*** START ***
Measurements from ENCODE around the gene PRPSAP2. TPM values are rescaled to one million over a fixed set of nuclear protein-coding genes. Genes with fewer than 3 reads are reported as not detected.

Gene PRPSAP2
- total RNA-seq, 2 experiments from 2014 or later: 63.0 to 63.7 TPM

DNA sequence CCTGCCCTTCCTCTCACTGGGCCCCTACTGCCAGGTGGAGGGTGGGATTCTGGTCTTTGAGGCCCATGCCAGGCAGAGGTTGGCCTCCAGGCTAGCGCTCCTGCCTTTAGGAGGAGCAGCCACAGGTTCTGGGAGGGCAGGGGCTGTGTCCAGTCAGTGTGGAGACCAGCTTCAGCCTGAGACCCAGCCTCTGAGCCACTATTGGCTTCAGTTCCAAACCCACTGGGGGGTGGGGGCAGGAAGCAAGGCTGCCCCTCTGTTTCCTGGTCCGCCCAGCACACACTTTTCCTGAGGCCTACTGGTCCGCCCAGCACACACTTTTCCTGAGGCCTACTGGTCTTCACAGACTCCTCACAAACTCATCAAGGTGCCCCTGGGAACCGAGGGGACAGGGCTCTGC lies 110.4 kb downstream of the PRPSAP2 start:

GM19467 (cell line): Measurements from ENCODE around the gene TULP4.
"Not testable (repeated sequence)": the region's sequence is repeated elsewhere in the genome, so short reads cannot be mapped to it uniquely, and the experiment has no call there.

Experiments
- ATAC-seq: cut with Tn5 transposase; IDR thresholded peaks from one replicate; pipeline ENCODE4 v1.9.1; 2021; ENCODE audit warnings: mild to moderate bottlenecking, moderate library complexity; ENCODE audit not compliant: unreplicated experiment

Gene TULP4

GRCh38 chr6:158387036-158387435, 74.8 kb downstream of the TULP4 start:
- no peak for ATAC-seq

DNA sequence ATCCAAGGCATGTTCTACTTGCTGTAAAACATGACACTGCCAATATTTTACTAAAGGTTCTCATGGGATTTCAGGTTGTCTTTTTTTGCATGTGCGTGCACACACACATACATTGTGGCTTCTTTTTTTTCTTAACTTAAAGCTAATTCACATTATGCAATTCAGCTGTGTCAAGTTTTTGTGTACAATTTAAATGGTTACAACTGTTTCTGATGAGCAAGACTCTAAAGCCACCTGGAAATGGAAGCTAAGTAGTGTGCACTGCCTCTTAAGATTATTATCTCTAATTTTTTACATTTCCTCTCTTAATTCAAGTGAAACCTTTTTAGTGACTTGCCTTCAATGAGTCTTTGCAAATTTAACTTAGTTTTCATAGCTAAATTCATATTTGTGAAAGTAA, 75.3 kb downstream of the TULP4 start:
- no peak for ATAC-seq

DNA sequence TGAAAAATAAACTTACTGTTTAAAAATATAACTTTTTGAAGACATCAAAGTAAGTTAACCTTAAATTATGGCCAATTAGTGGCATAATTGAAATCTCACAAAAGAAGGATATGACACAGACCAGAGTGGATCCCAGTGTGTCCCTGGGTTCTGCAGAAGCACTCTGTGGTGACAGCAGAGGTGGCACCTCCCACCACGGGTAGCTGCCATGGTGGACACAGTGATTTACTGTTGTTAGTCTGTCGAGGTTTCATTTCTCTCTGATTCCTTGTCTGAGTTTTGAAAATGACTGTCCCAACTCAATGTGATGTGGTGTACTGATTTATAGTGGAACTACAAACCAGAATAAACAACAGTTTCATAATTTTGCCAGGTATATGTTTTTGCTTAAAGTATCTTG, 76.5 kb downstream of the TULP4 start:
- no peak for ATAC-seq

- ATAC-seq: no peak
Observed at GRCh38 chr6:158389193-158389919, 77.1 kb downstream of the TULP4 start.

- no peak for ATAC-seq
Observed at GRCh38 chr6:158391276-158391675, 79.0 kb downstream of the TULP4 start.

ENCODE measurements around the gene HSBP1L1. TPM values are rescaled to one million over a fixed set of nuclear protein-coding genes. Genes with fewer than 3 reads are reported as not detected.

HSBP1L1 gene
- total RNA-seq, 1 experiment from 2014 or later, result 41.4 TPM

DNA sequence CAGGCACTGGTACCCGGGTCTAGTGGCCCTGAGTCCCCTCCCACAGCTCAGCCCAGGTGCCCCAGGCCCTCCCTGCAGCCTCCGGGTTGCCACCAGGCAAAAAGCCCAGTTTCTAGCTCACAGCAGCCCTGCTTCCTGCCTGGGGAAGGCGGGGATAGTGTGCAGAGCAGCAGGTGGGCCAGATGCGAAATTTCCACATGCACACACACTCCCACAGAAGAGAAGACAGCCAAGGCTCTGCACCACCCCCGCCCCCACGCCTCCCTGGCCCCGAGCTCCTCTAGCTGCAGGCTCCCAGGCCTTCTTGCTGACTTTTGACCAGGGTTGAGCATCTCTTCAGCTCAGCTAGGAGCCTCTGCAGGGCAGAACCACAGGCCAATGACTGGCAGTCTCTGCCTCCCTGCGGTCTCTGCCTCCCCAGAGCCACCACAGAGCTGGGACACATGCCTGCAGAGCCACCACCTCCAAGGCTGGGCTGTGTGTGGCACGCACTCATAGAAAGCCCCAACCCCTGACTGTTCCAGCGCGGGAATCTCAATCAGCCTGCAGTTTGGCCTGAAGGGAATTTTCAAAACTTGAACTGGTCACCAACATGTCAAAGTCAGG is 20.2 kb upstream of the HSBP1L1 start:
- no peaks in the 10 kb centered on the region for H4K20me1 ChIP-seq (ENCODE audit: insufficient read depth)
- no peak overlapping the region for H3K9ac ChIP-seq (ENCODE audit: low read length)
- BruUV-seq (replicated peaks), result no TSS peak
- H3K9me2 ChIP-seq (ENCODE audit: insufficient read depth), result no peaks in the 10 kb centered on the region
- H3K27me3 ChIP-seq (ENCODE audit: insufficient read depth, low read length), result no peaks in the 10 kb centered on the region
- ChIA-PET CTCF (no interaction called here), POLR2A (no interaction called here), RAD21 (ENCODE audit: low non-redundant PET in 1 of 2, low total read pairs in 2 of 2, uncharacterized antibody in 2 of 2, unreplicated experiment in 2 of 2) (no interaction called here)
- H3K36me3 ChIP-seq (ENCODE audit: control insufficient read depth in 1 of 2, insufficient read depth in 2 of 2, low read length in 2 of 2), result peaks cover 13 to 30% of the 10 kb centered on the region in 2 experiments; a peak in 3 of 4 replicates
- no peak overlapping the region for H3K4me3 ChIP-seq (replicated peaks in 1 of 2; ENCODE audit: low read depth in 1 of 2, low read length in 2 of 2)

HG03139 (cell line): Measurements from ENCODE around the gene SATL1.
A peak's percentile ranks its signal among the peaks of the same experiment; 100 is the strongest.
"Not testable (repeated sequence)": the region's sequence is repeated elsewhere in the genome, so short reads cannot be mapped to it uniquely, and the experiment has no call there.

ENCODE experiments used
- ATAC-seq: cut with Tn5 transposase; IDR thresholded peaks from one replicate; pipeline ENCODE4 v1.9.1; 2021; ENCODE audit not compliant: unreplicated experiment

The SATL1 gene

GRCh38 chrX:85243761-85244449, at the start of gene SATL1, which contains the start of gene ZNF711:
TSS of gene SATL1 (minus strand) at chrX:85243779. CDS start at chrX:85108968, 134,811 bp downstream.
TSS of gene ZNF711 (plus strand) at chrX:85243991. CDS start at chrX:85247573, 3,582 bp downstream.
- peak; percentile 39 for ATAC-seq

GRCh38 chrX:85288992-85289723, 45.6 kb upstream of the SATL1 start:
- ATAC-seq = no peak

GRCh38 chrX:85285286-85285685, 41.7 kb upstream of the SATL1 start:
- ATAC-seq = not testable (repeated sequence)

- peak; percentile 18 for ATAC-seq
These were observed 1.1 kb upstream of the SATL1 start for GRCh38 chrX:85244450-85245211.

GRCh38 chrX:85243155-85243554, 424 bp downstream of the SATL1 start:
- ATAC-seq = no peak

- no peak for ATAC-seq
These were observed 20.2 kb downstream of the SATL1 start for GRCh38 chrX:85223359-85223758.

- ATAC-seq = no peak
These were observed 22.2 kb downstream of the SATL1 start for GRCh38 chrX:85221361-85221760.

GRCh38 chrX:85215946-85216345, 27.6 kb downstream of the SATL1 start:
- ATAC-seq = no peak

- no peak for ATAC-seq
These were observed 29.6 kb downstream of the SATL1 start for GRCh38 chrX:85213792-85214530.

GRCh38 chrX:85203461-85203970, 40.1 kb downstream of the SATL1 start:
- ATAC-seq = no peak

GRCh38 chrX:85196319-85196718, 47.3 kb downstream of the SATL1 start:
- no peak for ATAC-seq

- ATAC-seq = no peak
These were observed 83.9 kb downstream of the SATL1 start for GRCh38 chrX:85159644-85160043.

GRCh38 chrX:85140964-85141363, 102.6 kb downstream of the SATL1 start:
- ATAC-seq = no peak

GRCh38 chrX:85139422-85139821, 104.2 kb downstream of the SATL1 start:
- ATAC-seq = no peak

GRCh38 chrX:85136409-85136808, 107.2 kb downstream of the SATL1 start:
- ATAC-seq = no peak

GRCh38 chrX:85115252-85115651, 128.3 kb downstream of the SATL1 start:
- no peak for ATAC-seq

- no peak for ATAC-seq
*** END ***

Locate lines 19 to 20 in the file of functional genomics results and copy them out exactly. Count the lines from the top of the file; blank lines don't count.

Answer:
Observed at GRCh38 chr6:158391276-158391675, 79.0 kb downstream of the TULP4 start.

ENCODE measurements around the gene HSBP1L1. TPM values are rescaled to one million over a fixed set of nuclear protein-coding genes. Genes with fewer than 3 reads are reported as not detected.